In a small studio on the far edge of Glendale, a worldwide flow of music is in a moment of transition. On the turntable is a 45rpm disc of spectral, hypnotic sounds from 1980, as radio
Standing just outside the doorway is Kat Griffin, whose "Madly Cocktail" show is up next. She's brought about 200 jazz CDs with her. "Hey, Lee! Felacity played that on Saturday," Griffin says with a laugh, mentioning Friday host Felacity Dickman. "Yeah, we were cracking up. It's awesome."
The studio at Luxuria Music is a one-room operation, in the corner of a suite of creative office space in the old Tropico neighborhood of Glendale. One soundproofed wall is covered in a black-and-white leopard print, and station banners designed by a pair of Disney artists (both fans of the station) hang nearby. The look and vibe of the space match the music being broadcast: mid-century sounds ready for the chill-out room, ranging from jazz and exotica to pop and early punk.
"We're preserving and presenting music to people that we're all passionate about — we're record collectors, historians, music geeks," says Joseph, with black sideburns down to his chin and a necklace of stars dangling over his chest. He is also owner of the Burbank indie label Dionysus Records, and his radio playlist today was dedicated to female-fronted acts. "All of us believe it's really important to preserve this music and keep it going. You always get new people hearing this old stuff."
The move into this shiny studio three weeks ago represents a step-up for the all-volunteer station. Luxuria’s last studio was in a century-old apartment building near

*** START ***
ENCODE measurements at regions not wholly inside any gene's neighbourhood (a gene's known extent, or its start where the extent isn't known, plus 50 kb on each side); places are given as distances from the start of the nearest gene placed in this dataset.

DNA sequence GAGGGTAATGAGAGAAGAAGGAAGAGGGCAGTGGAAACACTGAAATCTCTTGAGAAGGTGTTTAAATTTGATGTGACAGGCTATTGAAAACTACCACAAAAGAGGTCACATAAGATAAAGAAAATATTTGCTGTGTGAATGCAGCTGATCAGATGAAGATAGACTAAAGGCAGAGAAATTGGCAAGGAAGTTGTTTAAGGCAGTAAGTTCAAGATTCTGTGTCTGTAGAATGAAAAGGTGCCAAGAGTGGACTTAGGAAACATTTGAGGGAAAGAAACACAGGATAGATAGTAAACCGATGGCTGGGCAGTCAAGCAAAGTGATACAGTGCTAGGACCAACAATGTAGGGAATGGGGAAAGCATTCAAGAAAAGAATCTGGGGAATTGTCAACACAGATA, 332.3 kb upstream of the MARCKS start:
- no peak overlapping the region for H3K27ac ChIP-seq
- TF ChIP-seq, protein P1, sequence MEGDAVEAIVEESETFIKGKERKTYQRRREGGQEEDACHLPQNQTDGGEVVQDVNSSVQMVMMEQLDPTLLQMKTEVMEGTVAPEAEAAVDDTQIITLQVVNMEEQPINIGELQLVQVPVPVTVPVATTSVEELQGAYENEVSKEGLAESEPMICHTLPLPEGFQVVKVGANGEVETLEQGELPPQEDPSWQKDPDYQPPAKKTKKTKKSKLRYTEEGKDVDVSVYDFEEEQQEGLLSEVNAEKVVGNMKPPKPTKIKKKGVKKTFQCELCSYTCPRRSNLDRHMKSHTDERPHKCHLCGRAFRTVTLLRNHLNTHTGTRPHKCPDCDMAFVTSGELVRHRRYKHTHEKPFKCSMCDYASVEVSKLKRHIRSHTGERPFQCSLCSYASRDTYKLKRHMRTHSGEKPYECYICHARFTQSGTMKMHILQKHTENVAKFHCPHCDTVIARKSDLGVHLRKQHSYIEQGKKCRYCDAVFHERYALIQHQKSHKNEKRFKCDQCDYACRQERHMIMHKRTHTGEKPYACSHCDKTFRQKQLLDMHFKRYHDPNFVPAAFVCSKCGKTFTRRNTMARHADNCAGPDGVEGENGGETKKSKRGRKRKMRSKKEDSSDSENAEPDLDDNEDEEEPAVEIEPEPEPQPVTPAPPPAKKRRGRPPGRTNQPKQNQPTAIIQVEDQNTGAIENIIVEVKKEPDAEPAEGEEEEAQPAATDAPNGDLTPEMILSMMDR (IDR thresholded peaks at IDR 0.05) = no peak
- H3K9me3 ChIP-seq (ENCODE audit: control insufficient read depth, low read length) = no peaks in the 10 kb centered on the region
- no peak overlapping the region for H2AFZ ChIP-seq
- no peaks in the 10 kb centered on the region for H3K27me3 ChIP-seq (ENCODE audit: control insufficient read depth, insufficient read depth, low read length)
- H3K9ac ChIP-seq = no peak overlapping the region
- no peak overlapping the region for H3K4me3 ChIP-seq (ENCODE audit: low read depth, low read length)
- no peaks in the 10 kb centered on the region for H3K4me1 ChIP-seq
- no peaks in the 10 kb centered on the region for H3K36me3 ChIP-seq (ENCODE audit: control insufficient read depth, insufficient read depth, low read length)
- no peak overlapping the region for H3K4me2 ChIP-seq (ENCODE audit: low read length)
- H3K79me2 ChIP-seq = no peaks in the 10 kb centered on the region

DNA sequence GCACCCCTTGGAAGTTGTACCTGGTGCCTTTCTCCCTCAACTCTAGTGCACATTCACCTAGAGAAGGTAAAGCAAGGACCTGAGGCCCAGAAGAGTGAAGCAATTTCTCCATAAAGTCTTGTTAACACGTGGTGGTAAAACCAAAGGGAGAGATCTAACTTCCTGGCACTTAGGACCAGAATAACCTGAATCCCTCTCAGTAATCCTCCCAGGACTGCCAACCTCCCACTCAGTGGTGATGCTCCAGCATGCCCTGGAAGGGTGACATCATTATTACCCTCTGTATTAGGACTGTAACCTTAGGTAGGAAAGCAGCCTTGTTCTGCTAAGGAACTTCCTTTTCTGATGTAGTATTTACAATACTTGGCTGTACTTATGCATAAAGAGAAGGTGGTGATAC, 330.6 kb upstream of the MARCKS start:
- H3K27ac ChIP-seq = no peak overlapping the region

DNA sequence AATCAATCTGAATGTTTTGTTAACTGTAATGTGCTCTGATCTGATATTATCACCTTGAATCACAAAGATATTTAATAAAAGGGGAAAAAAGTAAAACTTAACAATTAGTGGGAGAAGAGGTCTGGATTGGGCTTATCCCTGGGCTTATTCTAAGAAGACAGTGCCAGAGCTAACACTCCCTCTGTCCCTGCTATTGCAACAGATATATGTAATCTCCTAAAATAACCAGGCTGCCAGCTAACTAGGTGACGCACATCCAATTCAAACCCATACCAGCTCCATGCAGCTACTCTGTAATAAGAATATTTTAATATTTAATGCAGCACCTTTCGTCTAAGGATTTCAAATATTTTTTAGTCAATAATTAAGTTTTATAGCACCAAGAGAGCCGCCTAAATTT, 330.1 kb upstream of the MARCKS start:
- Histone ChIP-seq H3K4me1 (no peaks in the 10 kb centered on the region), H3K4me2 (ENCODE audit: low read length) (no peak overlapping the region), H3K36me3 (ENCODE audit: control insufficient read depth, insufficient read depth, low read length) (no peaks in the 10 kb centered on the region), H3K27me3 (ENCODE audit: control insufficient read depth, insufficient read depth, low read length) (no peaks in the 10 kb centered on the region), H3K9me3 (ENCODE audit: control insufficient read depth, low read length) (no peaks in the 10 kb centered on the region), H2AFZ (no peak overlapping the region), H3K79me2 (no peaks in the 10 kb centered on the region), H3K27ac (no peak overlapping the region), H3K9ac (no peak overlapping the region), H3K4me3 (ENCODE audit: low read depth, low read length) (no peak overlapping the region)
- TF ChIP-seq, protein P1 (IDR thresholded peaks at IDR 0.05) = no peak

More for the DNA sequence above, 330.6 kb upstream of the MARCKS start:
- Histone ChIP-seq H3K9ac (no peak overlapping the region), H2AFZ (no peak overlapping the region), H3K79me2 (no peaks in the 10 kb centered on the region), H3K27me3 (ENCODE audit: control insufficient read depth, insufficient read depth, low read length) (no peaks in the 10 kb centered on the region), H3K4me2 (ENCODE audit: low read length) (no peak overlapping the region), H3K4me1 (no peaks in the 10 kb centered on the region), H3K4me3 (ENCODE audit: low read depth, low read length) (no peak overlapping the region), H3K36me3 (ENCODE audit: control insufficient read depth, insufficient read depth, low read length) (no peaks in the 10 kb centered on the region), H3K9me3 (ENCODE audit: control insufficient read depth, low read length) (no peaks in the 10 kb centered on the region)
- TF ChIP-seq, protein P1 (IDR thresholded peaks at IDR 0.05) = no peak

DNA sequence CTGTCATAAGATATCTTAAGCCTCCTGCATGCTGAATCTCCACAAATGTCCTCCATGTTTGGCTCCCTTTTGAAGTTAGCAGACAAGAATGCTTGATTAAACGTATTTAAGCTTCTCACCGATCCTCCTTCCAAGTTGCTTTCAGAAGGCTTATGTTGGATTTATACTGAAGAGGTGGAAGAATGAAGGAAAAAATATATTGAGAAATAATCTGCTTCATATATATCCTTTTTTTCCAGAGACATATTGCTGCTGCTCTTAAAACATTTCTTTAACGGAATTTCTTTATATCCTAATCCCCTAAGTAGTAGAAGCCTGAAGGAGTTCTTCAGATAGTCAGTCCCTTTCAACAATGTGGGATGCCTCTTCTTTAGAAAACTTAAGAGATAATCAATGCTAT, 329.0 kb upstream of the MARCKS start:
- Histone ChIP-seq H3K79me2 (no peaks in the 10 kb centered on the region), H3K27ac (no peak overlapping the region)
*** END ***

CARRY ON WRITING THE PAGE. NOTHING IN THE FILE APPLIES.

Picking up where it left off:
"Nobody is getting paid here and they do it out of a labor of love," says station owner Cliff Chase. "They give a lot of their time and they donate equipment because the station is so important to them."
Luxuria Music began in 2000 as just one musical stream in a collection of online radio stations owned by Enigma Digital, including heavy metal stalwart KNAC.com and EDM outlet Grooveradio.com. A year later, the company was bought by
One listener who noticed was Chase, a Bay Area software sales engineer who had once studied radio and television. Chase missed the music enough to buy the LuxuriaMusic.com domain name. For his general manager, he recruited Chuck Kelley, one of the original station’s creative founders and a music consultant on
"We worked together to relaunch it," says Chase, 50. "I was running it out of my garage in San Francisco for about three years."
Though the station’s entire music stream was initially programmed by automated computer (the Luxotron 10000), live DJs were reconvened in 2006 in Los Angeles. The current nighttime and weekend schedule fills about a third of each day with live hosts, from “Listen! Listen!” with singer-songwriter
To make the move to Glendale, live broadcasts were shut down for seven weeks over the holidays. Luxuria Music reopened with live hosts at its new studio on January 5th. "Cliff and I pulled an 18-hour day to make sure that the studio was plugged in," says Griffin. "It was our Christmas miracle."
Chase has longterm plans to expand the station's stream onto smart phones and through automobile Internet access, while adding more DJs and expanding the music library. Those improvements will depend on the station's annual fundraising drive, coming in February, which Chase hopes will help lead Luxuria to "at least the break even point and pay off our debt over time." Equipment purchases owe much to listener support, including a turntable donated by Cramps guitarist Poison Ivy.
Inside the new studio, the end of Lee Joseph's "Over Under Sideways Down" show has come and gone, and Griffin is now behind the microphone, monitoring the station's active chatroom on a computer screen. As usual, she's turned the room's video camera towards the wall. "I'm a radio person," she explains. "I don't need the camera."
She spins a series of uptempo jazz tracks — including Lee Morgan’s “Latin Hangover” and Dave Pike’s “Aphrodite,” followed by a funky instrumental from 1969 called “Hikky-Burr” by
"If we're playing music that thousands of people want to listen to, then we're not doing our job," she jokes of the music on Luxuria. "We're definitely reaching for a special group of people."